Charles McConnell, who served as Assistant Secretary of Energy from 2011 to 2013 and is now executive director of Rice University’s Energy and Environment Initiative, sees carbon capture units like Petra Nova as the single best way for the world to meet the ambitious targets for CO2 emissions set by the 2016 Paris Climate Agreement. “I think if we have any shot at all of reaching the climate change targets by 2050, it’s through carbon capture, utilization, and sequestration,” he said. “If we don’t do it, we ain’t going to get there—there’s just not enough impact from the other things [like transitioning to renewable energy sources] that can get this done. It’s got to be all of the above, we have to have a comprehensive approach, but we need to embrace this technology.”
But many environmentalists are wary of carbon capture technology. “We have this problem we don’t like, which is CO2 emissions,” said Mark Floegel, research director at Greenpeace. “But rather than finding a way to avoid producing that CO2, we try to find a way to reuse the CO2 to make more CO2, and in order to do that we need more infrastructure. That’s just a terrible investment. If you look at the cost curves for renewable energy, they are quickly becoming competitive with fossil fuels, to the point where they will soon be cheaper on an absolute scale, even with oil in its current slump.”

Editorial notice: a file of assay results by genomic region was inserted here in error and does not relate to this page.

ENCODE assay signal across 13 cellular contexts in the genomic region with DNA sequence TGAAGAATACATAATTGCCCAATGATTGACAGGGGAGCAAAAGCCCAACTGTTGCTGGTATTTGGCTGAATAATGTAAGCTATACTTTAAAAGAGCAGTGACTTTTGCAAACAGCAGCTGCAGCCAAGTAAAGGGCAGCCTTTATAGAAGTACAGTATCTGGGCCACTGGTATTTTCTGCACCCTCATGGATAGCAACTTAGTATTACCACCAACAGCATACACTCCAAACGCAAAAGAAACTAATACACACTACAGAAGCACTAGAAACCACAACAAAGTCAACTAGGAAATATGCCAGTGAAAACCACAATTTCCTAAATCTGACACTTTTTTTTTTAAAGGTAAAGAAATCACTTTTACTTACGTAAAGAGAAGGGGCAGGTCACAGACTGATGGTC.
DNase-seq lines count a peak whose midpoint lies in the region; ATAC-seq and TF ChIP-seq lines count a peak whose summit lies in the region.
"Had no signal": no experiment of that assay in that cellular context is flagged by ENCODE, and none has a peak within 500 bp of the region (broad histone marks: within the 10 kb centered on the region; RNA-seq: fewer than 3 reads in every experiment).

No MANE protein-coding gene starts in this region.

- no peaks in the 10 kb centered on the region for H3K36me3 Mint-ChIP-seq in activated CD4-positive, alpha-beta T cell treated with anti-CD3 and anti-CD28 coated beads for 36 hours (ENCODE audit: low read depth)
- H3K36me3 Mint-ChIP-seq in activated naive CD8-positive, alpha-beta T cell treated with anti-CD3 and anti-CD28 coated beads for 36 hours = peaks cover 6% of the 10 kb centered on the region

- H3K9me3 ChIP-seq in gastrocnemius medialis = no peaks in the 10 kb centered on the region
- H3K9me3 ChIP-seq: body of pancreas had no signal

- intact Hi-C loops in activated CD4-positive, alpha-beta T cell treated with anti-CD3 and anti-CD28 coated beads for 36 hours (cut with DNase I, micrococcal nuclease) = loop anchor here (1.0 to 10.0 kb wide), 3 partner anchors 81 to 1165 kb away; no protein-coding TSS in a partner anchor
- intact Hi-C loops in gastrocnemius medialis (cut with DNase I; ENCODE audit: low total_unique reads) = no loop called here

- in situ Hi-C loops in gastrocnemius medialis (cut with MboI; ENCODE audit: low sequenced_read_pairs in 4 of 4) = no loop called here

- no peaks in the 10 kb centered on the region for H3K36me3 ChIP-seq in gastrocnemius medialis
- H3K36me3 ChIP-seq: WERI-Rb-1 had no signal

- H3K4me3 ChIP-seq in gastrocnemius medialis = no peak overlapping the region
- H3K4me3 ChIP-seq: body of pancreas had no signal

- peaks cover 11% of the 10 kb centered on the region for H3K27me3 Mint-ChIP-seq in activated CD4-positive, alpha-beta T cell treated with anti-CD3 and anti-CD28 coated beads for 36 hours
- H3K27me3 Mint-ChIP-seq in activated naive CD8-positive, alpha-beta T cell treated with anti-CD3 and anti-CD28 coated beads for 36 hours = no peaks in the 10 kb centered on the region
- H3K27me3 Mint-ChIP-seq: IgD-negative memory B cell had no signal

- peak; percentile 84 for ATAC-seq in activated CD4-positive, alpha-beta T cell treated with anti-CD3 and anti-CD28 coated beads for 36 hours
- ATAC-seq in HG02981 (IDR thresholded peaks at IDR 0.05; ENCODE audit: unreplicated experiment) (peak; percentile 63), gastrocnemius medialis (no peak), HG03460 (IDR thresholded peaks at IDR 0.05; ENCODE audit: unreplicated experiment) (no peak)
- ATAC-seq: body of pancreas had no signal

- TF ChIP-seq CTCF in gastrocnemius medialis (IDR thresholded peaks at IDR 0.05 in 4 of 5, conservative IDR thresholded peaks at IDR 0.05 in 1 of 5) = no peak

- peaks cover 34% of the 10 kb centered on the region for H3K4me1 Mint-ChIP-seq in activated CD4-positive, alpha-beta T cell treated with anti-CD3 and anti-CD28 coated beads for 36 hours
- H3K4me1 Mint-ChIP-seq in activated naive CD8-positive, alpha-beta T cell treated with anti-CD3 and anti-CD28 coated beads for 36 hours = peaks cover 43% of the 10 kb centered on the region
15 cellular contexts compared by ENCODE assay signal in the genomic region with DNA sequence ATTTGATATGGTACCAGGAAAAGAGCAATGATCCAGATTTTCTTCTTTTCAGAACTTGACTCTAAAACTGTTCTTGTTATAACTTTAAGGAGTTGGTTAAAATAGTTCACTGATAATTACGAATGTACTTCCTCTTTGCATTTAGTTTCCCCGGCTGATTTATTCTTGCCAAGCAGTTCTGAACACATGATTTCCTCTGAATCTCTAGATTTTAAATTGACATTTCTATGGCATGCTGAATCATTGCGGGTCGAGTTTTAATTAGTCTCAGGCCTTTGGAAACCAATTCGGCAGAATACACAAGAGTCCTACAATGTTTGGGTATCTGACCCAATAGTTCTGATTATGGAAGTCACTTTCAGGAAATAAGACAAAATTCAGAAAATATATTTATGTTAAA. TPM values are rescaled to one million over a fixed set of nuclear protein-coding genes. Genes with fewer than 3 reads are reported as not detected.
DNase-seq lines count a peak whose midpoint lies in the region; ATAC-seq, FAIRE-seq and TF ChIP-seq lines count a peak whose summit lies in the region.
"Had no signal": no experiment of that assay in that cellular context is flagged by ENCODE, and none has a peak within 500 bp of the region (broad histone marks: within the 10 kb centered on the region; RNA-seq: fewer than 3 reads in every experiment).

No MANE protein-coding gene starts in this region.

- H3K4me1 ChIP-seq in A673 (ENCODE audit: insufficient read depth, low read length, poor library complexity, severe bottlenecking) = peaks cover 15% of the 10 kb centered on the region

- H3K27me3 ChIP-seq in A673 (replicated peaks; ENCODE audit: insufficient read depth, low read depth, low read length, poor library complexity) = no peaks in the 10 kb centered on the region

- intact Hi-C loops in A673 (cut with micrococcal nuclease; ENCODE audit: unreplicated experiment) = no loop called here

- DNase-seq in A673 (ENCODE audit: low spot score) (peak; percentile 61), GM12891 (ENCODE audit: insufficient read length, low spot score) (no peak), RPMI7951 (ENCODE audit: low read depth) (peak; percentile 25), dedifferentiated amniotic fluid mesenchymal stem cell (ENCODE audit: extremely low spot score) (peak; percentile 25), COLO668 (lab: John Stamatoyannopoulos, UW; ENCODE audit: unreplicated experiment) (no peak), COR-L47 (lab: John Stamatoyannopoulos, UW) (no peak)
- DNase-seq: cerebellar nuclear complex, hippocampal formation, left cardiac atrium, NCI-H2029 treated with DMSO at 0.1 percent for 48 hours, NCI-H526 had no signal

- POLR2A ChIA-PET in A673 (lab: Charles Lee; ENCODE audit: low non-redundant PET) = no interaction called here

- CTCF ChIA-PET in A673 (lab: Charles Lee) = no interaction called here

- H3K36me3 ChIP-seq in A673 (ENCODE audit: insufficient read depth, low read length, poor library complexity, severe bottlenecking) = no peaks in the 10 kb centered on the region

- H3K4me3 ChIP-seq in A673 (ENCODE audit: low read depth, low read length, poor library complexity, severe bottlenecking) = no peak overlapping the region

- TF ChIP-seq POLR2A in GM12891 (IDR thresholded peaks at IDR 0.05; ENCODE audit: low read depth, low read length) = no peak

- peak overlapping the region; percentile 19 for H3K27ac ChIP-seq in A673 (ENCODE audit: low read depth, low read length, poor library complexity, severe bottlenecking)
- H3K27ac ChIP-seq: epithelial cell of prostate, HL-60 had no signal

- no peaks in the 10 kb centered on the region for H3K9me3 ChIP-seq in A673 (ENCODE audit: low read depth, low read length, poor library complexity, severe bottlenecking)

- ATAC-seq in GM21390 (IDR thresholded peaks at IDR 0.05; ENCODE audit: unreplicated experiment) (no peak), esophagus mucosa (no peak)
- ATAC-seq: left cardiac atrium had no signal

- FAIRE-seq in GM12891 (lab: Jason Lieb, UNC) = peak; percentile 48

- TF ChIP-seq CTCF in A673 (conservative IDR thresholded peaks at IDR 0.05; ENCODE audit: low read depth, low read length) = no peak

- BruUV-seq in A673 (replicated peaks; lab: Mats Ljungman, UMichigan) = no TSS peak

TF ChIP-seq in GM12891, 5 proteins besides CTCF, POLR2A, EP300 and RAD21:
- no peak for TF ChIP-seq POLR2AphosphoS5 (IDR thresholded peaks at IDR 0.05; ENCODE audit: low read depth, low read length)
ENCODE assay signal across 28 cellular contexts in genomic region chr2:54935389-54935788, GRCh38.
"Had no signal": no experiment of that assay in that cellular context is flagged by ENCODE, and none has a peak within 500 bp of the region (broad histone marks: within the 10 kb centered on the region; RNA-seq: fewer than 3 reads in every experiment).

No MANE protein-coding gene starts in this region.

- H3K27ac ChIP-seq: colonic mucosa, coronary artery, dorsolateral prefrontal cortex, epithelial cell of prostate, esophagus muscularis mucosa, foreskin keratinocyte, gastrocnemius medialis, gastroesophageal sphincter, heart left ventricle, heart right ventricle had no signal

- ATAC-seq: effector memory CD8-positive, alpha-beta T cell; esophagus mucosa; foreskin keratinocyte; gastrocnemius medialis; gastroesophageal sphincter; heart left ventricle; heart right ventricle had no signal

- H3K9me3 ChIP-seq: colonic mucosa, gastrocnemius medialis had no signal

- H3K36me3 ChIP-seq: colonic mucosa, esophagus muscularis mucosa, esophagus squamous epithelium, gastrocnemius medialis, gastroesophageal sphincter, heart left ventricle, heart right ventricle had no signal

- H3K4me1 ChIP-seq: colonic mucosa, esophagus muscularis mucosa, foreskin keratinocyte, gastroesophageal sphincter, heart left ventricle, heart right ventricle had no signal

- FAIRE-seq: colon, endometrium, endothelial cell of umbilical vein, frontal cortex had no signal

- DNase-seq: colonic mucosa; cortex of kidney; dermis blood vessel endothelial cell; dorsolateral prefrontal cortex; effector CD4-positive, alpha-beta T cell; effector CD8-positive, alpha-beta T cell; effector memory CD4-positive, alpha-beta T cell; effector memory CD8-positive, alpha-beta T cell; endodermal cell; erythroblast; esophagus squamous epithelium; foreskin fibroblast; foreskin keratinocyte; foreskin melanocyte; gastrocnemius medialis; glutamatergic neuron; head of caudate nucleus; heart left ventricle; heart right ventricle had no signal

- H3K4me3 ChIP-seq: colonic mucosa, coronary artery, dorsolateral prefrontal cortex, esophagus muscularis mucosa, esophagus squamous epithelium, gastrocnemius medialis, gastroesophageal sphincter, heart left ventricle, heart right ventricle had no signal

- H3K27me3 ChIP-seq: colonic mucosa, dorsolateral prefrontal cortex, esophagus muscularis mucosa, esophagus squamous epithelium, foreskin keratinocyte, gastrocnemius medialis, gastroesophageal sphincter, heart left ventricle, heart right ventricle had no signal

Bill McKibben, the journalist and environmental activist, was even blunter, arguing that the complexity of carbon capture “makes Rube Goldberg look like a Scandinavian minimalist designer.” Environmentalists also cite concerns about the safety of transporting the CO2 to oilfields and storing it in underground geological formations.
Right now, though, the biggest threat to carbon capture technology isn’t environmentalists; it’s energy economists who don’t see the point in investing in expensive technology that can’t turn a profit—not with oil at $55 a barrel and the Trump administration slashing coal regulations. Without seismic shifts in the price of oil or the regulatory environment, Petra Nova may remain the world’s largest carbon capture unit for the foreseeable future.